Rye Town Close To Fixing Crawford Park Gas Leak

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The Crawford Park gas leak first reported in August is closing to being fixed, according to Rye Town officials.
The Crawford Park gas leak first reported in August is closing to being fixed, according to Rye Town officials. Photo Credit: File Photo

RYE BROOK, N.Y. -- The Town of Rye is close to repairing a gas leak at the Crawford Park Mansion that was first reported at the end of the summer.

The gas leak was first reported in August, causing Con Edison to shut down gas service to the building. The leak is believed to have originated outside the mansion, near the kitchen area. Electricity and water have both been running at the mansion, but without the gas service there has been no heating, cooking or hot water for events at the facility.

After several months, work has begun at the park, according to Bishop Nowotnik, the confidential secretary to the Rye Town supervisor. All of the work within the park is expected to be completed by the end of the week, Nowotnik said. It is expected that by the end of next week the Con Ed gas service extension at Betsy Brown Road will have been finished, tested and gas service will be restored to the park.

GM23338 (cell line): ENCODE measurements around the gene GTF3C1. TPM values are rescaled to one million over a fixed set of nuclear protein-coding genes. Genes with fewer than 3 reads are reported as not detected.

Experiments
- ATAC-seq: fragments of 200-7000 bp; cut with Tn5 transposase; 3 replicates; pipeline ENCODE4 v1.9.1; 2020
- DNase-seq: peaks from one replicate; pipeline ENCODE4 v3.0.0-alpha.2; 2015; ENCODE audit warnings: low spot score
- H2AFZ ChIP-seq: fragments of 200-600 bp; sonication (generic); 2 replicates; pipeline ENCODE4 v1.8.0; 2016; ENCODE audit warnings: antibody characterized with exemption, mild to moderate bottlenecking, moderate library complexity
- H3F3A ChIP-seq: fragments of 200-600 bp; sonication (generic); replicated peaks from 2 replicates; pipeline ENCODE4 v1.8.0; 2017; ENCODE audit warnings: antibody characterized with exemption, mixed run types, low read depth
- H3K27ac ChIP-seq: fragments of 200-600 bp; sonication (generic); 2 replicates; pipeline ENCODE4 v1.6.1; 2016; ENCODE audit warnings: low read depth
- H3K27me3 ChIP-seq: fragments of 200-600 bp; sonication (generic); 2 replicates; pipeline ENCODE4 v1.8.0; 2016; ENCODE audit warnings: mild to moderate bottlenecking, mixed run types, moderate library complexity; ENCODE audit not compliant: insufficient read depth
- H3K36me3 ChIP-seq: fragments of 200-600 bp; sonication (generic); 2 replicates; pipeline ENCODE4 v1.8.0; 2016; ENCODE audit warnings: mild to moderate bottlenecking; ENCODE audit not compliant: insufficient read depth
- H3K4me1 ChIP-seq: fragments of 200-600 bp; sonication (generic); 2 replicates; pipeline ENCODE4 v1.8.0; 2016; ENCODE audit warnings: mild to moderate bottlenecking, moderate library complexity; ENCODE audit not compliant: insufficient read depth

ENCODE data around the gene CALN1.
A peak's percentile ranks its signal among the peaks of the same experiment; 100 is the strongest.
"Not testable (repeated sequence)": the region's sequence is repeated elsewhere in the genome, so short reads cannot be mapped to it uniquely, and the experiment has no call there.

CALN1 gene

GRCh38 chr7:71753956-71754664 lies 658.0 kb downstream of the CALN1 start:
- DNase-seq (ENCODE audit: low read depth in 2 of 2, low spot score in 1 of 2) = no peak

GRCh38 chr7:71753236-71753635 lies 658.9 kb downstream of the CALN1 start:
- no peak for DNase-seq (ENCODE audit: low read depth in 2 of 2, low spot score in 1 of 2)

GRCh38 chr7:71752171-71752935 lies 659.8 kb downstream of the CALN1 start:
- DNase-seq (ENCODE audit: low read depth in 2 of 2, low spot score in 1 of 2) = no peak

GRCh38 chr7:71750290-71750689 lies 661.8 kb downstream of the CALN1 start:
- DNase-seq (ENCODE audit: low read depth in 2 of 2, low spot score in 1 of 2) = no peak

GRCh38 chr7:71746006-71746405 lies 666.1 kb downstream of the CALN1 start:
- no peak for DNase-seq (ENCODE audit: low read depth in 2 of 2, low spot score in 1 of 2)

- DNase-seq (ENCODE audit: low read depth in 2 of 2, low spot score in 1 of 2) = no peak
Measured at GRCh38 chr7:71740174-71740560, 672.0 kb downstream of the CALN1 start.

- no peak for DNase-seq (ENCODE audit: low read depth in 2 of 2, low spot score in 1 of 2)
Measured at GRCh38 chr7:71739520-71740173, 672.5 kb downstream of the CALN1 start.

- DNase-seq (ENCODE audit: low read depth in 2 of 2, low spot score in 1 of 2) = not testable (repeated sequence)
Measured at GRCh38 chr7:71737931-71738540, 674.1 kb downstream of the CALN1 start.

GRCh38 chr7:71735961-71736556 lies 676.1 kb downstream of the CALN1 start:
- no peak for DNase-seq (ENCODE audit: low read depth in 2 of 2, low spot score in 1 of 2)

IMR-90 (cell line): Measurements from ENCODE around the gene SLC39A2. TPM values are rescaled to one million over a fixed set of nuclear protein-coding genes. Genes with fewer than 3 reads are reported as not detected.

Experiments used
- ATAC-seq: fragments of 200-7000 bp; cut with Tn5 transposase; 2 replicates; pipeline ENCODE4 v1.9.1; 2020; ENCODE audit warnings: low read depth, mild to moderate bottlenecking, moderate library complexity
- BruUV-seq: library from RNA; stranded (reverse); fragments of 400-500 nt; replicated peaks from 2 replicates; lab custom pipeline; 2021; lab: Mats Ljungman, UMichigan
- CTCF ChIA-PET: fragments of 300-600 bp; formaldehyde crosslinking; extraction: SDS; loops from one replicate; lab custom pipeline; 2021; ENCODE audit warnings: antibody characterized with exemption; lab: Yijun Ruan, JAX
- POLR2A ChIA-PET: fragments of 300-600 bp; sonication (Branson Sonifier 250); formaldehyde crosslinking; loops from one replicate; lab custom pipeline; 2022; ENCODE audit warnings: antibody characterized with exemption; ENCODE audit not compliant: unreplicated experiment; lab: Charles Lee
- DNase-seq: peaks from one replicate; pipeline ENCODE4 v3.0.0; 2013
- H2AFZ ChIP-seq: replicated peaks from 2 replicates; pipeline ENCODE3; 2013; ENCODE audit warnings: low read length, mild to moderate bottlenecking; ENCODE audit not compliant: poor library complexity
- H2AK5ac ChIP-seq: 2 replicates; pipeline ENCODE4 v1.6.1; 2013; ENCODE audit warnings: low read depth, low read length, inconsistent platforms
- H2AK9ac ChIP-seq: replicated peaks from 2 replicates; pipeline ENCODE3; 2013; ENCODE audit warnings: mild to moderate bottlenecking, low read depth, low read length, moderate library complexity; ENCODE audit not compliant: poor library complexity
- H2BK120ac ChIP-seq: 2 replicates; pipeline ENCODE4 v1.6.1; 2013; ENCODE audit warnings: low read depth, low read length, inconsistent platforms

The project has been delayed for months while town officials tried to work with Con Ed to determine the amount of piping that needed to be replaced. At several points along the way, town officials had to wait on Con Ed to apply for permits or approve specifications of the project. Back in September it was believed that 1,200 feet of piping would have to be replaced down to Ridge Street, which could have cost up to $100,000 and required extensive digging. Instead, Con Ed will extend their gas lines from Besty Brown Road in Rye Brook to the mansion, reducing the distance to about 675 feet of pipe. A small plastic pipe will be inserted into an existing pipe, eliminating most of the digging that would have been necessary for the project.

The town solicited bids for the project and the plastic piping will be completed Robison Plumbing for $9,837. 

During the lack of heat, the mansion had to utilize high capacity ceramic heaters to keep the mansion warm for events, according to Nowotnik. Some people did cancel their events, but others were still held, and the electric heaters were able to keep the mansion at a comfortable temperature. Some heaters were also moved into the basement to prevent heating. 

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